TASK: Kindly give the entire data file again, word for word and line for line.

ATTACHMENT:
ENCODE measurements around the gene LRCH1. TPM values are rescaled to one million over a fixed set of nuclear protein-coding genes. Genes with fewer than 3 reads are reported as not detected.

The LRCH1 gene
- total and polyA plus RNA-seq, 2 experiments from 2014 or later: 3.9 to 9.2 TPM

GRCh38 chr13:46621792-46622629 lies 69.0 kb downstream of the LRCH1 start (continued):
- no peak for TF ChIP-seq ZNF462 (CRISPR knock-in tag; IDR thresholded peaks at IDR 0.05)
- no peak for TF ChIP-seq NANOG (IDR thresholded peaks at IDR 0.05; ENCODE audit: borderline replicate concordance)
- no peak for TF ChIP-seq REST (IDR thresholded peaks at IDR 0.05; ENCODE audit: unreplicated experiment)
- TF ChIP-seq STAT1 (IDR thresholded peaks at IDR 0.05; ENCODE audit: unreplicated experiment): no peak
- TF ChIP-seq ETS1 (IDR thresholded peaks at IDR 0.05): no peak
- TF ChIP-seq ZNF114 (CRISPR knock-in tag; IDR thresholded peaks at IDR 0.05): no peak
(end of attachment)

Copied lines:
ENCODE measurements around the gene LRCH1. TPM values are rescaled to one million over a fixed set of nuclear protein-coding genes. Genes with fewer than 3 reads are reported as not detected.

The LRCH1 gene
- total and polyA plus RNA-seq, 2 experiments from 2014 or later: 3.9 to 9.2 TPM

GRCh38 chr13:46621792-46622629 lies 69.0 kb downstream of the LRCH1 start (continued):
- no peak for TF ChIP-seq ZNF462 (CRISPR knock-in tag; IDR thresholded peaks at IDR 0.05)
- no peak for TF ChIP-seq NANOG (IDR thresholded peaks at IDR 0.05; ENCODE audit: borderline replicate concordance)
- no peak for TF ChIP-seq REST (IDR thresholded peaks at IDR 0.05; ENCODE audit: unreplicated experiment)
- TF ChIP-seq STAT1 (IDR thresholded peaks at IDR 0.05; ENCODE audit: unreplicated experiment): no peak
- TF ChIP-seq ETS1 (IDR thresholded peaks at IDR 0.05): no peak
- TF ChIP-seq ZNF114 (CRISPR knock-in tag; IDR thresholded peaks at IDR 0.05): no peak